Stan Lee is asked by Archie Comics to create a comic book for them. Just his luck, Stan Lee runs across a group of Marvel clones that happen to be aliens from another galaxy with their own sets of powers and abilities. Stan Lee narrates the tale of Stan Lee in which Lee plays Stan Lee who is looking for an idea for a comic. Just his luck Stan Lee comes across the idea for his new series when he decides to help a bunch of space cops and their prisoners escape US authorities. Though Stan Lee plays himself as the main character, he’s really there to lend exposition to a clunky story, and inspire awe on the audience for a bunch of half baked heroes and villains.
I really wanted to love “Mighty 7,” but it all feels like warmed over science fiction that is only an inch away from being great. I’m not particularly sure why there’s an alien police force of two carrying five deadly criminals across the galaxy, and why Stan Lee rescues all of them from the US Government. In either case, hilarity ensues when they go to Stan’s house to live there, and Stan decides to keep them around for the sake of his new comic which revolves around a reality show based on superheroes.
The characters are all fairly bland and forgettable variations on Stan Lee’s Marvel days, and no one really stands out among the pack. The plot also feels very generic as the criminals show themselves to be real heroes, while the anti-hero of the bunch, Lazer Lord. He has a score to settle with a US politician who happens to be a part of a secret organization of lizard people intent on ruling Earth. Obviously. Truth be told I was very bored with “Mighty 7” and found myself tuning most of it all out. There isn’t much to the pilot beyond a lot of attempts at character dynamics, and Stan Lee gasping and gaping at everything that happens to him.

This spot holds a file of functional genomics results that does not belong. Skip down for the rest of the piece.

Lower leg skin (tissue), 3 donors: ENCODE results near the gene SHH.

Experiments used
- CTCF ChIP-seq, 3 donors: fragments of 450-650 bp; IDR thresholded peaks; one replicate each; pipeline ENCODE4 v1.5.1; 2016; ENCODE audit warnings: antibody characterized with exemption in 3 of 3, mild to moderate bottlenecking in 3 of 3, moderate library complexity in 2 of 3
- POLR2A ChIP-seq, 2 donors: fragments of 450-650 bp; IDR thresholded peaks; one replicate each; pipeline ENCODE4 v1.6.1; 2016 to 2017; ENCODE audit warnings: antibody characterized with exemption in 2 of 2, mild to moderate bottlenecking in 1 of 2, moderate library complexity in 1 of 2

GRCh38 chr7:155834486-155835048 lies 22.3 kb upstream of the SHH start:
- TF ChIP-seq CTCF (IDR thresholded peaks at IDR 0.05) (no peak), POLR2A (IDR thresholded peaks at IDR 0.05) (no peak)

The cast of voice actors are fine, at least, with Armie Hammer, Mayim Bialik, Christian Slater, and Sean Astin taking roles. Bialik and Astin give spirited performances, while Hammer seems half asleep most of the time. “Mighty 7” might be the banner action series the Hub Network in America are looking for. But it needs so much more development, much better writing, and animation that’s decent if it wants to be remotely entertaining. I respect Stan Lee’s enthusiasm for comic books and superheroes in this cynical age, but “Mighty 7” feels like nothing but rehashed concepts we’ve seen time and time again.